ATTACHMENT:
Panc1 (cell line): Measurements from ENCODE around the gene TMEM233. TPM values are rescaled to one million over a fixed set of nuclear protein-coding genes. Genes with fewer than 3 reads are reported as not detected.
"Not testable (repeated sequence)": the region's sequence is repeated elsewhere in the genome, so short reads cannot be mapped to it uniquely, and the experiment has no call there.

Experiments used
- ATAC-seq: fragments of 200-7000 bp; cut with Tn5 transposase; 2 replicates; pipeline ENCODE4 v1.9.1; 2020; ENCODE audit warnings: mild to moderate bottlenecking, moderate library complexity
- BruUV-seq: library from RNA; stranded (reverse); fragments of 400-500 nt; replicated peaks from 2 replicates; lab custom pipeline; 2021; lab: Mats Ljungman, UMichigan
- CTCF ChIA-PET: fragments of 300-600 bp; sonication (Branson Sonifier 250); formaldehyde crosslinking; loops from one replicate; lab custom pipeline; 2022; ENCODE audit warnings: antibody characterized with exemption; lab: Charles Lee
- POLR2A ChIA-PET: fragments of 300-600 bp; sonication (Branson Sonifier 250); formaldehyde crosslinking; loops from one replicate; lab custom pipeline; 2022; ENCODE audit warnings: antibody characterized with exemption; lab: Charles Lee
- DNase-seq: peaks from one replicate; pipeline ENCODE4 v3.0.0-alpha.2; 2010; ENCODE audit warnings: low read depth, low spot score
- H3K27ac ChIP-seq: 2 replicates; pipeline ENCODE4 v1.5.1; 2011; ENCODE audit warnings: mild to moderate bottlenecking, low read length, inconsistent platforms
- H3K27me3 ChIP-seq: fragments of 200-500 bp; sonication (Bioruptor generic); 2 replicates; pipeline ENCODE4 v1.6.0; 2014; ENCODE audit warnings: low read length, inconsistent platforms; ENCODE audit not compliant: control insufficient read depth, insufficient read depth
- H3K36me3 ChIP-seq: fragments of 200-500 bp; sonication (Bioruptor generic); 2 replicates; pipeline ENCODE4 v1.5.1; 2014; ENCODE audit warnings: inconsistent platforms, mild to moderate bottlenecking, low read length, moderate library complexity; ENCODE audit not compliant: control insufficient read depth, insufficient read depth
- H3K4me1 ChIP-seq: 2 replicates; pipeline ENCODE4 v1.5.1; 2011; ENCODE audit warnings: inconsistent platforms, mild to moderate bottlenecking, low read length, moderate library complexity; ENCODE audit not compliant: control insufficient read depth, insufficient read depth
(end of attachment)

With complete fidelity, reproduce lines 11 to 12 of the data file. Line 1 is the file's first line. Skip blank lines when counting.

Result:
- H3K36me3 ChIP-seq: fragments of 200-500 bp; sonication (Bioruptor generic); 2 replicates; pipeline ENCODE4 v1.5.1; 2014; ENCODE audit warnings: inconsistent platforms, mild to moderate bottlenecking, low read length, moderate library complexity; ENCODE audit not compliant: control insufficient read depth, insufficient read depth
- H3K4me1 ChIP-seq: 2 replicates; pipeline ENCODE4 v1.5.1; 2011; ENCODE audit warnings: inconsistent platforms, mild to moderate bottlenecking, low read length, moderate library complexity; ENCODE audit not compliant: control insufficient read depth, insufficient read depth